I planned to slice in backend development into to the user stories vertically. But a backend guy on our team started to complain that this makes their work invisible.

My answer was that

  • at the sprint planning and review meetings we discuss backend tasks in front of stakeholders so it makes it visible, and

  • maintaining a high quality during the project will result a slower startin pace than other teams, but we will have a stable velocity during the project. And velocity is highly visible to stakeholders.

He still insist having stories like: "As a developer I need to have a domain layer so I can encapsulate business logic."

How can I solve the issue before it pollutes the team?

The root of the issue is that our management systematically consider backend work as invisible and call backed devs miners, or other pejorative terms.

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    I wouln't have the backend stories, they make no sense.. However, I wouldn't like to have that kind of managers.. I thought the backend devs were the rockstars some time ago
    – margabit
    Commented Jul 3, 2013 at 8:21
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    Making separate back-end stories implies that the back-end work can be prioritized separately from the front-end. This has the risk that the priorities get assigned such that the back-end work gets relegated to the bottom of the backlog until it gets re-incorporated in the front-end stories. For the problem with the lack of appreciation from management, I recommend you ask about that over at Workplace.SE. Commented Jul 3, 2013 at 8:41
  • My fantasy solution involves occasional slapping of all parties. slap Stop whining. slap Stop ignoring the critically important role that data and business logic contributes to the success of the business that pays our rent. slap Stop eating other people's lunches. It's not your mom's refrigerator. Commented Jul 4, 2013 at 2:20
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    slice the topics vertical, then slice the resulting stories into horizontal tasks.
    – jwenting
    Commented Jul 4, 2013 at 5:49

4 Answers 4


There are a few things wrong with the situation described, the obvious problem being the lack of respect given to the back-end developers. As this question is tagged agile I am going to push back on other answers suggesting this is only a social problem. There are several bad smells and possible anti-patterns in your story, none of which have to do with ignorant management or even how you slice the stories.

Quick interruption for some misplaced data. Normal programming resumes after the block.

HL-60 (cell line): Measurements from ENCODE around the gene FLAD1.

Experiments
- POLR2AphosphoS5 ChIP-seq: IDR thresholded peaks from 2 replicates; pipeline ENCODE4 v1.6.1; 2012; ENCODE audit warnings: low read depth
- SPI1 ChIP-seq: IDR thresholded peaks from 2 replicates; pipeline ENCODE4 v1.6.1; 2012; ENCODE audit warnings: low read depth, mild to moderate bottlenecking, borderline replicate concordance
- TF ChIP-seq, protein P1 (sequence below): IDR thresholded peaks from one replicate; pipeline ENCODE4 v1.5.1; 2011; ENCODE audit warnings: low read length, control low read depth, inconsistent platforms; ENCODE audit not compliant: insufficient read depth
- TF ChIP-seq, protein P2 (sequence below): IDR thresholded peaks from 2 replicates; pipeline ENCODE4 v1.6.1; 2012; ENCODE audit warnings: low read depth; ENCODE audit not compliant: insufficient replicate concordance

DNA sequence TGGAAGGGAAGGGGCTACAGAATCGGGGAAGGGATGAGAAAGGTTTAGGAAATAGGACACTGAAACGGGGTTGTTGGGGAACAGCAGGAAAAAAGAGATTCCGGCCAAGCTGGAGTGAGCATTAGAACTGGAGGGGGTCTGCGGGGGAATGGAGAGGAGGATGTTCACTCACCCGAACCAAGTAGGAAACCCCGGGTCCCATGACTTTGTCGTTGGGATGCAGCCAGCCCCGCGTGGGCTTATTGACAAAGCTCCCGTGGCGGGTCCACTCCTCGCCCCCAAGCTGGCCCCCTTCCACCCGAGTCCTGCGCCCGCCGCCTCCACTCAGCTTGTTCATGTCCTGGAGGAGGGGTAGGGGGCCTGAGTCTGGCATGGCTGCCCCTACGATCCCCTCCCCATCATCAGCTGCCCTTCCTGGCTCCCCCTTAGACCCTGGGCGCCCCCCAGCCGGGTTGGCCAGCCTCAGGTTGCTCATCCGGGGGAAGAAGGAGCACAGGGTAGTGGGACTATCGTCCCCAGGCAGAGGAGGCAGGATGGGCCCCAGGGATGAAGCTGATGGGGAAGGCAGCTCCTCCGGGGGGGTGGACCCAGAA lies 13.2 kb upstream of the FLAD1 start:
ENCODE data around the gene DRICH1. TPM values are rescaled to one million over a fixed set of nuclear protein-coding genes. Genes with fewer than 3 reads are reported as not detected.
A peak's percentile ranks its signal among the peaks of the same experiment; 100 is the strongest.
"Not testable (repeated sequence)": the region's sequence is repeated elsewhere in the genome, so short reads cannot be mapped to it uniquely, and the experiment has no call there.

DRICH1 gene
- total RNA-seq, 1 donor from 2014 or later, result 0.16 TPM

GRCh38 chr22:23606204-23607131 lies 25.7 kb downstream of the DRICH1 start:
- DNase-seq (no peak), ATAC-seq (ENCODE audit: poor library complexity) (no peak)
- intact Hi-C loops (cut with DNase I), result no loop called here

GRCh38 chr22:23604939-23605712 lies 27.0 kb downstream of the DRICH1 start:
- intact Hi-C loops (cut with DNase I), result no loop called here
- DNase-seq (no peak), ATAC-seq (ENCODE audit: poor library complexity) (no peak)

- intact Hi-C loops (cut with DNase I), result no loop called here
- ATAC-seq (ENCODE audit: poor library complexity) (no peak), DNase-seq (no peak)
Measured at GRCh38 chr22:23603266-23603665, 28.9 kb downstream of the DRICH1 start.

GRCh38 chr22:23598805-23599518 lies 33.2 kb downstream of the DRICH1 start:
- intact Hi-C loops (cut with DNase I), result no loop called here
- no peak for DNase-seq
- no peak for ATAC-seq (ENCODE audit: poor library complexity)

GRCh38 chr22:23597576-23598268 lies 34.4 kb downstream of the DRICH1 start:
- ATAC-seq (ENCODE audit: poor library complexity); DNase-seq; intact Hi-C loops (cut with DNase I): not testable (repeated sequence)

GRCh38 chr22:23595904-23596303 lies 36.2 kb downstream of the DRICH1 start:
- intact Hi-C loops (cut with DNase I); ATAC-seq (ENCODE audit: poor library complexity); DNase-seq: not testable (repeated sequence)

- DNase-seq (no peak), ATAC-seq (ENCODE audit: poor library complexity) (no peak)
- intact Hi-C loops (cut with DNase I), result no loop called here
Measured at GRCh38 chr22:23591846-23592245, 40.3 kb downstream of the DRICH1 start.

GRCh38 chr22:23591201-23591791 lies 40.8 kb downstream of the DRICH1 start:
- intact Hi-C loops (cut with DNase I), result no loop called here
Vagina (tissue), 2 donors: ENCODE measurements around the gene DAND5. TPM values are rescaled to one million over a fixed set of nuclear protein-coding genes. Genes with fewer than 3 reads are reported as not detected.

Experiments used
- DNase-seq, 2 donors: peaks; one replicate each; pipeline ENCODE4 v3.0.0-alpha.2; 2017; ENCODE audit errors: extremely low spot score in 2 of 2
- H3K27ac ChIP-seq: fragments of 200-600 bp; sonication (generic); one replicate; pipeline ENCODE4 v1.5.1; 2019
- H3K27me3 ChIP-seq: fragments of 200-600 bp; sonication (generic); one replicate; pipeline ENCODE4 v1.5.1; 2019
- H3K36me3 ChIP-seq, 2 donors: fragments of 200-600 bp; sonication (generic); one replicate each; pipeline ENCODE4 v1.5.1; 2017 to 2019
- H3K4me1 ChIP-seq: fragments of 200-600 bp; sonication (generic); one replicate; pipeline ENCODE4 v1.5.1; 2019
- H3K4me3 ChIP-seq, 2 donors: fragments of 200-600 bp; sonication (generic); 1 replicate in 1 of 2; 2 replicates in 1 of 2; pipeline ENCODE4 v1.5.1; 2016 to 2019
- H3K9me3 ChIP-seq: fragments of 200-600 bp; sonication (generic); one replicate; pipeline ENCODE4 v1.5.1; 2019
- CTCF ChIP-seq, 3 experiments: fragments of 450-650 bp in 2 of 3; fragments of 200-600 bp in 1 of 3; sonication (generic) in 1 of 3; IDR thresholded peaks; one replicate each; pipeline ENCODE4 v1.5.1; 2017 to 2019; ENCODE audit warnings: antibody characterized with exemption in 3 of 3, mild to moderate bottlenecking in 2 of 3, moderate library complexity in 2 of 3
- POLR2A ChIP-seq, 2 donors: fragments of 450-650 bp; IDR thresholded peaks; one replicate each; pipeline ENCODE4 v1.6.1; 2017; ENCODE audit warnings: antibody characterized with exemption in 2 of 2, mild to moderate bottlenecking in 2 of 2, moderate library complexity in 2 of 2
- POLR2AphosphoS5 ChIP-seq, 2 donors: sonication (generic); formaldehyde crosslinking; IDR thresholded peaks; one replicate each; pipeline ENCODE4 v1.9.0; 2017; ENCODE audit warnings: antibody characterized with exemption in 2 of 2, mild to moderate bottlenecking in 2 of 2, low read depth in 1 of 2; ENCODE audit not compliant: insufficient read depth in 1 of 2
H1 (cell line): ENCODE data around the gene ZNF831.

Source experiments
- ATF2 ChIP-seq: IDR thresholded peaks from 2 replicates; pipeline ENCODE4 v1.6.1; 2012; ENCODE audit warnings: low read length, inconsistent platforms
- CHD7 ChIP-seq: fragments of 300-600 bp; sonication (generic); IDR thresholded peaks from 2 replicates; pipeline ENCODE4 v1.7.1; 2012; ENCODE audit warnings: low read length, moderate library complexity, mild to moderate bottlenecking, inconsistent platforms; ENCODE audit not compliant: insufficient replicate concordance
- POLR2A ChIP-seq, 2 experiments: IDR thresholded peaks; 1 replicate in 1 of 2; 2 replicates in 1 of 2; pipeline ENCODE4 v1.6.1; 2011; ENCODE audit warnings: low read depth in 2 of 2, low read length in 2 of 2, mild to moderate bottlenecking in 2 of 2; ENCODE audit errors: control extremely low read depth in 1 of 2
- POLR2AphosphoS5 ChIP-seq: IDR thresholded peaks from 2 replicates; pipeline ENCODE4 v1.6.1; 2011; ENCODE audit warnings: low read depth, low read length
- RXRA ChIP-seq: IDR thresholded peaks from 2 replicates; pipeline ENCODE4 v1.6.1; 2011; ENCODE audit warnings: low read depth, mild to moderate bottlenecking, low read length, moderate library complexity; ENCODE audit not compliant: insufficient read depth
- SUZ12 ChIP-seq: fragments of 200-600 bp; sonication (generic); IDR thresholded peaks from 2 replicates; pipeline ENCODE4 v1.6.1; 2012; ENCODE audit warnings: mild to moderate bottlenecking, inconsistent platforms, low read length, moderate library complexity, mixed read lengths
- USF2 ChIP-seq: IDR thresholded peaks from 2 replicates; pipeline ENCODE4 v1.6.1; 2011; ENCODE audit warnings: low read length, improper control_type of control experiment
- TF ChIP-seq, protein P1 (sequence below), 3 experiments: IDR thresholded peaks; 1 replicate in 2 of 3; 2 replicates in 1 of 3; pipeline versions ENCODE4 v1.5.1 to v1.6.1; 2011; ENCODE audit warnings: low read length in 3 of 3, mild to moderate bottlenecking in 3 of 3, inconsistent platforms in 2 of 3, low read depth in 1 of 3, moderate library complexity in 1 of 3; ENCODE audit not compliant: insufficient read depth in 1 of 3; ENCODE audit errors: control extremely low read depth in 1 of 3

The fact that a group of individuals on the team feel slighted for not getting glory from work completed smacks of several possible problems.

  • There should not be people who only do back-end development. A common Agile approach is to have cross-functional teams made up of generalizing specialists who practice shared code ownership. Individuals should not be focused exclusively on back-end or front-end development, though they will certainly better more experienced or better at some things than others.
  • Architecture doesn't earn value. From a user's perspective -- the only perspective that really matters -- it does not matter if you have layers or domain languages or even if the solution is programmed. The only thing that matter is whether you created value for the users. The proposed "story" from the back-end developer is a nonsense requirement -- it is a summary of design decisions that, from the perspective of a user/customer do nothing to achieve the functionality desired. In other words, any given user story might be achieved by any number of different architecture designs. It's possible that a user story might be completed with no modification to the back-end at all. This does not make it an invalid story.
  • Thinking systemically is still critical. While architecture may not earn value it is still critical to success. The back-end developer has some valid concerns. You should be thinking about how you will build the system. You should be writing those decisions down. The whole system is important even though only the front-end features are the things that will get all the glory.

My recommendation is to treat architecture as a first class citizen -- but do it the right way. Perform a quality attributes workshop with stakeholders. Involve key stakeholders in architecture reviews, or at least summarize essential design decisions at important milestones. Draw the architecture on big paper and make it visible so the entire team can see it.

Require that everyone develop everywhere in the system (front-end and back-end), pair program if you need to so this can happen effectively. Continue to create user-focused user stories. But also identify key quality attribute scenarios that show why the system is designed the way it is and drives decision making regarding "back-end" design. Elevate the architecture design so that it is not invisible anymore.